Jules Verne: The Enigma 1,800 Miles Below Us



Reporting recently in the journal Nature, Dario Alfè of University College London and his colleagues presented evidence that iron in the outer layers of the core is frittering away heat through the wasteful process called conduction at two to three times the rate of previous estimates.
The theoretical consequences of this discrepancy are far-reaching. The scientists say something else must be going on in Earth’s depths to account for the missing thermal energy in their calculations. They and others offer these possibilities:
¶ The core holds a much bigger stash of radioactive material than anyone had suspected, and its decay is giving off heat.
¶ The iron of the innermost core is solidifying at a startlingly fast clip and releasing the latent heat of crystallization in the process.
¶ The chemical interactions among the iron alloys of the core and the rocky silicates of the overlying mantle are much fiercer and more energetic than previously believed.
¶ Or something novel and bizarre is going on, as yet undetermined.
“From what I can tell, people are excited” by the report, Dr. Alfè said. “They see there might be a new mechanism going on they didn’t think about before.”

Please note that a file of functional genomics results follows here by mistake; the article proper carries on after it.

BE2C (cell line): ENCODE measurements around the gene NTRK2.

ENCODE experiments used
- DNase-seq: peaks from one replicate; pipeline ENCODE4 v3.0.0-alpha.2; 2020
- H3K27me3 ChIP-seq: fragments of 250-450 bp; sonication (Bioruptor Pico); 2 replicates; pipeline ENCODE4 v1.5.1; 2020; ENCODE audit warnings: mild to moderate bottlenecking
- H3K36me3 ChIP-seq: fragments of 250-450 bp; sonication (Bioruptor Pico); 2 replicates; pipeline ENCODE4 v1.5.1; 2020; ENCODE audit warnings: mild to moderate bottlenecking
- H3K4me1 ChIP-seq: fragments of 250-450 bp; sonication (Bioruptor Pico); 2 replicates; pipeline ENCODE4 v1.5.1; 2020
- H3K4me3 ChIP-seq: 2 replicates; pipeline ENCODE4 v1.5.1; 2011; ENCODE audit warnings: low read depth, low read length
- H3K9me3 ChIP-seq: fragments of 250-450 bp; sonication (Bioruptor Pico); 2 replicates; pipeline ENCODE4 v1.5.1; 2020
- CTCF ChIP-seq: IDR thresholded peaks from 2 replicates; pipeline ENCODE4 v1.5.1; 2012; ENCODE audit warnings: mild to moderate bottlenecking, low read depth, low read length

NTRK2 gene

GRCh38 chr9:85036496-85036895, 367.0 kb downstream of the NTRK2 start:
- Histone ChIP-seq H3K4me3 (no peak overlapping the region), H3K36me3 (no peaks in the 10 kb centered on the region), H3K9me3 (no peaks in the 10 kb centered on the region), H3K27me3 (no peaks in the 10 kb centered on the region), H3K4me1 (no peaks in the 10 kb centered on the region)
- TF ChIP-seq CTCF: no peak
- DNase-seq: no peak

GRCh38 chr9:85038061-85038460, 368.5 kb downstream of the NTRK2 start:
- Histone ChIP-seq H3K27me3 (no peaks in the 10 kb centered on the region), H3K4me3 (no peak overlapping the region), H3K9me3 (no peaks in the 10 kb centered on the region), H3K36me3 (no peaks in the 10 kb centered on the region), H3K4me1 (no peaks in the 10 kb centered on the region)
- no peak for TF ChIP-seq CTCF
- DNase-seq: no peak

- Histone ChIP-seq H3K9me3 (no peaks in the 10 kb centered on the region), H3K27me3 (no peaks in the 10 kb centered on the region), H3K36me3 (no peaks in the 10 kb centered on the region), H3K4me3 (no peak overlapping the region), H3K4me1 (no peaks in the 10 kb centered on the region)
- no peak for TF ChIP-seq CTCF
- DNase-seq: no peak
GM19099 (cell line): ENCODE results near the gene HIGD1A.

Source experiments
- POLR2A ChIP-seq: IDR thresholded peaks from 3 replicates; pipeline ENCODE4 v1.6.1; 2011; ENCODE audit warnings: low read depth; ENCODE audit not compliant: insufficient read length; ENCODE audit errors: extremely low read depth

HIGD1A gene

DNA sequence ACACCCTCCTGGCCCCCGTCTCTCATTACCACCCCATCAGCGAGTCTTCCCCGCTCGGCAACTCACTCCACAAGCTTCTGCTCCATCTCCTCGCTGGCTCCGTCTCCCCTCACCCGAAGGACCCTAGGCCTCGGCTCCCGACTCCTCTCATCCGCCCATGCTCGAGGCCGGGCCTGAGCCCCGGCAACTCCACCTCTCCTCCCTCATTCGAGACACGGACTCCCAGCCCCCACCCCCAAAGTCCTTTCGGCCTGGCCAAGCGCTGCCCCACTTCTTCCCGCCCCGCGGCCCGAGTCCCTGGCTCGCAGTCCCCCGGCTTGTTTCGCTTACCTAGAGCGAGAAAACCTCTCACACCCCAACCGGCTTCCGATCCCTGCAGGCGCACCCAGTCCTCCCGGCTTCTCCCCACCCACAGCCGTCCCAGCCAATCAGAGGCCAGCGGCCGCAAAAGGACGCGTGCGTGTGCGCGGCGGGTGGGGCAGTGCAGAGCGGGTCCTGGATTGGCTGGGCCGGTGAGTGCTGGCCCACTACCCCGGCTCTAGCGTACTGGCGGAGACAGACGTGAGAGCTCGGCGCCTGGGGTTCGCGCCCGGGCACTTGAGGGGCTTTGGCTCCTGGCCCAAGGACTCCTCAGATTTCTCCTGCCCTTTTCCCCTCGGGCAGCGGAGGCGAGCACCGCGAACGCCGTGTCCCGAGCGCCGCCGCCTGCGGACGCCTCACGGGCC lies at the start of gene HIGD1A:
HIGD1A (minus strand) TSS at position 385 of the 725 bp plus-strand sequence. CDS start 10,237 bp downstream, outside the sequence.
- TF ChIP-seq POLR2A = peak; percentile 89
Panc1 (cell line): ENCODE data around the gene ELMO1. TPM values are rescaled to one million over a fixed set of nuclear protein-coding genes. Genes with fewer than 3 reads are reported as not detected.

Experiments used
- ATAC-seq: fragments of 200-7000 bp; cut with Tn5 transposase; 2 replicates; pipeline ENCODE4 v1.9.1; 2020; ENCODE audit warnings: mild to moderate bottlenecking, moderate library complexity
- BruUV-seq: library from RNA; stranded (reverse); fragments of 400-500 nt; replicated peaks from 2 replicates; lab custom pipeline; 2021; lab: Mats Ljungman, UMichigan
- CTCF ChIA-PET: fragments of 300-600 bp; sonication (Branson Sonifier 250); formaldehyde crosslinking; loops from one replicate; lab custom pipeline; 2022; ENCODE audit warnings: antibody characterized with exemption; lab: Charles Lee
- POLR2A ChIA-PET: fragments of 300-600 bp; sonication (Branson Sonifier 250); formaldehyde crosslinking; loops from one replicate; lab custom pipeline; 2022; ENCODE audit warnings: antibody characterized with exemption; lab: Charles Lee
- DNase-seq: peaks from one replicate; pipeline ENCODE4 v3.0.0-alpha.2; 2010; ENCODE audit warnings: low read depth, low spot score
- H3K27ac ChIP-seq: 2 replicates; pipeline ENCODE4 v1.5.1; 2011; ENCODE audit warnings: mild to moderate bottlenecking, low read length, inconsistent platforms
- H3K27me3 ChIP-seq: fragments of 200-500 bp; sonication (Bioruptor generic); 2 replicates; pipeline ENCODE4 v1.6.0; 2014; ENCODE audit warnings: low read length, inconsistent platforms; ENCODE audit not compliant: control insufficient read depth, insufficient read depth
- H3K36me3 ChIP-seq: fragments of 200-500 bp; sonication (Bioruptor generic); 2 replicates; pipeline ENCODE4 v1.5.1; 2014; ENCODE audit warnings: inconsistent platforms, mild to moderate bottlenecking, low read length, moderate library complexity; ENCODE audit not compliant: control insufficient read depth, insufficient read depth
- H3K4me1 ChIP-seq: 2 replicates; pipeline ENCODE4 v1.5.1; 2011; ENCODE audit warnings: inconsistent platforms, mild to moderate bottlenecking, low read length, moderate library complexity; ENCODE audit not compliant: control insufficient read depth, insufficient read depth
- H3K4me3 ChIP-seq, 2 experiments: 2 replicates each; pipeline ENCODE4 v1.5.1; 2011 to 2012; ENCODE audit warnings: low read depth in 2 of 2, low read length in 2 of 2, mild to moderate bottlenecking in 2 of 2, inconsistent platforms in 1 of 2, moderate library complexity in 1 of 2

Researchers elsewhere have discovered a host of other anomalies and surprises. They’ve found indications that the inner core is rotating slightly faster than the rest of the planet, although geologists disagree on the size of that rotational difference and on how, exactly, the core manages to resist being gravitationally locked to the surrounding mantle.
Miaki Ishii and her colleagues at Harvard have proposed that the core is more of a Matryoshka doll than standard two-part renderings would have it. Not only is there an outer core of liquid iron encircling a Moon-size inner core of solidified iron, Dr. Ishii said, but seismic data indicate that nested within the inner core is another distinct layer they call the innermost core: a structure some 375 miles in diameter that may well be almost pure iron, with other elements squeezed out. Against this giant jewel even Jules Verne’s middle-Earth mastodons and ichthyosaurs would be pretty thin gruel.
Core researchers acknowledge that their elusive subject can be challenging, and they might be tempted to throw tantrums save for the fact that the Earth does it for them. Most of what is known about the core comes from studying seismic waves generated by earthquakes.
As John Vidale of the University of Washington explained, most earthquakes originate in the upper 30 miles of the globe (as do many volcanoes), and no seismic source has been detected below 500 miles. But the quakes’ energy waves radiate across the planet, detectably passing through the core.
Granted, some temblors are more revealing than others. “I prefer deep earthquakes when I’m doing a study,” Dr. Ishii said. “The waves from deep earthquakes are typically sharper and cleaner.”

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